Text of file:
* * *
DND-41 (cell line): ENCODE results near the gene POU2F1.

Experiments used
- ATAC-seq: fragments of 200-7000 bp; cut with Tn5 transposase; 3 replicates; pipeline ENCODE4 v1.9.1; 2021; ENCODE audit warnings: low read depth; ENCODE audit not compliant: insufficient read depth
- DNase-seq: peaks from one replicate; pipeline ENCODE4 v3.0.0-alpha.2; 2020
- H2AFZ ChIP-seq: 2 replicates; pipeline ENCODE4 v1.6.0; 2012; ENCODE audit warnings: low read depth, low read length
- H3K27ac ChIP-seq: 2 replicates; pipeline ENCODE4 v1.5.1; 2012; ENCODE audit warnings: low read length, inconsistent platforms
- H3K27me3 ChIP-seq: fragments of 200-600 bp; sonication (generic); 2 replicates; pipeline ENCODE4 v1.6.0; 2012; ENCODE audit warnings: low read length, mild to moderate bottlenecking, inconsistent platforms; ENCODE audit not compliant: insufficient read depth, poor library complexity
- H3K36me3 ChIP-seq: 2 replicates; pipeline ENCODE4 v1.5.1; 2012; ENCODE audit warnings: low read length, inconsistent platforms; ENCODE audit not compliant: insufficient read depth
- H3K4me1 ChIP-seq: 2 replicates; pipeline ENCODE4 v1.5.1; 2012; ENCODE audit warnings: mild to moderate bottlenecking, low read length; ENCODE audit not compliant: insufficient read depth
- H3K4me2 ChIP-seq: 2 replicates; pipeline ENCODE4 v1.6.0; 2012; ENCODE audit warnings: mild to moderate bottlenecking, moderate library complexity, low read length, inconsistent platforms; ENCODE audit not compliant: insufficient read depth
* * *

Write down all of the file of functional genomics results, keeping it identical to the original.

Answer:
DND-41 (cell line): ENCODE results near the gene POU2F1.

Experiments used
- ATAC-seq: fragments of 200-7000 bp; cut with Tn5 transposase; 3 replicates; pipeline ENCODE4 v1.9.1; 2021; ENCODE audit warnings: low read depth; ENCODE audit not compliant: insufficient read depth
- DNase-seq: peaks from one replicate; pipeline ENCODE4 v3.0.0-alpha.2; 2020
- H2AFZ ChIP-seq: 2 replicates; pipeline ENCODE4 v1.6.0; 2012; ENCODE audit warnings: low read depth, low read length
- H3K27ac ChIP-seq: 2 replicates; pipeline ENCODE4 v1.5.1; 2012; ENCODE audit warnings: low read length, inconsistent platforms
- H3K27me3 ChIP-seq: fragments of 200-600 bp; sonication (generic); 2 replicates; pipeline ENCODE4 v1.6.0; 2012; ENCODE audit warnings: low read length, mild to moderate bottlenecking, inconsistent platforms; ENCODE audit not compliant: insufficient read depth, poor library complexity
- H3K36me3 ChIP-seq: 2 replicates; pipeline ENCODE4 v1.5.1; 2012; ENCODE audit warnings: low read length, inconsistent platforms; ENCODE audit not compliant: insufficient read depth
- H3K4me1 ChIP-seq: 2 replicates; pipeline ENCODE4 v1.5.1; 2012; ENCODE audit warnings: mild to moderate bottlenecking, low read length; ENCODE audit not compliant: insufficient read depth
- H3K4me2 ChIP-seq: 2 replicates; pipeline ENCODE4 v1.6.0; 2012; ENCODE audit warnings: mild to moderate bottlenecking, moderate library complexity, low read length, inconsistent platforms; ENCODE audit not compliant: insufficient read depth